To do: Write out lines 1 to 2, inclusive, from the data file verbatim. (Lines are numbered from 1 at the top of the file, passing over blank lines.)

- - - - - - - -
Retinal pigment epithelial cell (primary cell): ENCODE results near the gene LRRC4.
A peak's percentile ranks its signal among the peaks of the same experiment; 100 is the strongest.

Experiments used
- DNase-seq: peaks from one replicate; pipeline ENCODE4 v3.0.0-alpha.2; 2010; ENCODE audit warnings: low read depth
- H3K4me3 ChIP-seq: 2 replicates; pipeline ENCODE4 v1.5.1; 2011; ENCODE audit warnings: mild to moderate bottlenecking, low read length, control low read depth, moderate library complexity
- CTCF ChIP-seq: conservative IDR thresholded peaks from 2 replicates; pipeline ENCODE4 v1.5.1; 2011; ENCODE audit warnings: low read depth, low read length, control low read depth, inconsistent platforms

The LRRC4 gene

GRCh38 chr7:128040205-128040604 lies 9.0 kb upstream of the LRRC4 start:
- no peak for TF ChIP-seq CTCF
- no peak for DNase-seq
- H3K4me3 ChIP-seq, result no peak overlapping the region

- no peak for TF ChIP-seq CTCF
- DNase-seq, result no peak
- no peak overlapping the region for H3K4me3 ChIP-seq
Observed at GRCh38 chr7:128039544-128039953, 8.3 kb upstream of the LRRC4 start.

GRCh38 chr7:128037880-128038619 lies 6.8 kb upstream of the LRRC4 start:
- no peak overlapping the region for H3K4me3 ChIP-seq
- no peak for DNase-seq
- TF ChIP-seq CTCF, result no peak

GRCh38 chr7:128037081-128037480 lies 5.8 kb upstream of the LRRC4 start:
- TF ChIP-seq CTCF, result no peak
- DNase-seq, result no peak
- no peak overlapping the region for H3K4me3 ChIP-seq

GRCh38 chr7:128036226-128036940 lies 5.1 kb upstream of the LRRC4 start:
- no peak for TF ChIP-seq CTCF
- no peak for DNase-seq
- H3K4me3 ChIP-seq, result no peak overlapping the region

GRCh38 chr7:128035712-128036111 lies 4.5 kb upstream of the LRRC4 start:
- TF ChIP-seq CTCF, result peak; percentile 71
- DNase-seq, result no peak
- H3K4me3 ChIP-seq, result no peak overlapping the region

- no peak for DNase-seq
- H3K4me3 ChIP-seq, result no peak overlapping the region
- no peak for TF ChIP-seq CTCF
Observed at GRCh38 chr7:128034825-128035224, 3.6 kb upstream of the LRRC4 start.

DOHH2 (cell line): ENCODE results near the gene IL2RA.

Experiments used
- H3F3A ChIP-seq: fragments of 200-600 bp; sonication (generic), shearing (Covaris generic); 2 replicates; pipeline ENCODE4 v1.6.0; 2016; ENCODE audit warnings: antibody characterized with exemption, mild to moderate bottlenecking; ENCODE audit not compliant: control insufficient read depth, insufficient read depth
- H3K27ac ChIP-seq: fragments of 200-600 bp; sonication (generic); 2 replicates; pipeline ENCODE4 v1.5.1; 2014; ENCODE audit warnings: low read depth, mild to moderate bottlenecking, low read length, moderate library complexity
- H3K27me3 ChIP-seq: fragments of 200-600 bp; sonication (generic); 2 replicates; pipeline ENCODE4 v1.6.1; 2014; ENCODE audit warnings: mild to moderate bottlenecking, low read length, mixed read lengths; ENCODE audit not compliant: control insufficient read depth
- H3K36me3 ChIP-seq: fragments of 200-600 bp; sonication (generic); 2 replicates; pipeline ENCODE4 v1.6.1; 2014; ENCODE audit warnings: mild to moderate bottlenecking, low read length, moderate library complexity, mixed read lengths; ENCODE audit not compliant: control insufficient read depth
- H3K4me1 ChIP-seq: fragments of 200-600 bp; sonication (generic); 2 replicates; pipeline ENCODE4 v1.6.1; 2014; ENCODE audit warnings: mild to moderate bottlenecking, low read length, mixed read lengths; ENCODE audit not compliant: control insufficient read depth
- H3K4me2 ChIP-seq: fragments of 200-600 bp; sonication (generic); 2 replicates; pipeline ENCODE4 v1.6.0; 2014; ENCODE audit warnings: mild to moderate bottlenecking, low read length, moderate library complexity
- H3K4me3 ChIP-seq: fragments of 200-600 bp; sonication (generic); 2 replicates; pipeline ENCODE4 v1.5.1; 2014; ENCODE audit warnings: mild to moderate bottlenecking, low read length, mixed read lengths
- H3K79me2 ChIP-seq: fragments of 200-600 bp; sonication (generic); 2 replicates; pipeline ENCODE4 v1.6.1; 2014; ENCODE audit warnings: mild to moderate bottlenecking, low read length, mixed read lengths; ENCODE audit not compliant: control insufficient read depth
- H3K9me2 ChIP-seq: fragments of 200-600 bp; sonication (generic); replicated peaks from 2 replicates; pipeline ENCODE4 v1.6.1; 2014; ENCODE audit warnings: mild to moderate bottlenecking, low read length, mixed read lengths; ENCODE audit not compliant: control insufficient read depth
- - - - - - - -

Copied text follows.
Retinal pigment epithelial cell (primary cell): ENCODE results near the gene LRRC4.
A peak's percentile ranks its signal among the peaks of the same experiment; 100 is the strongest.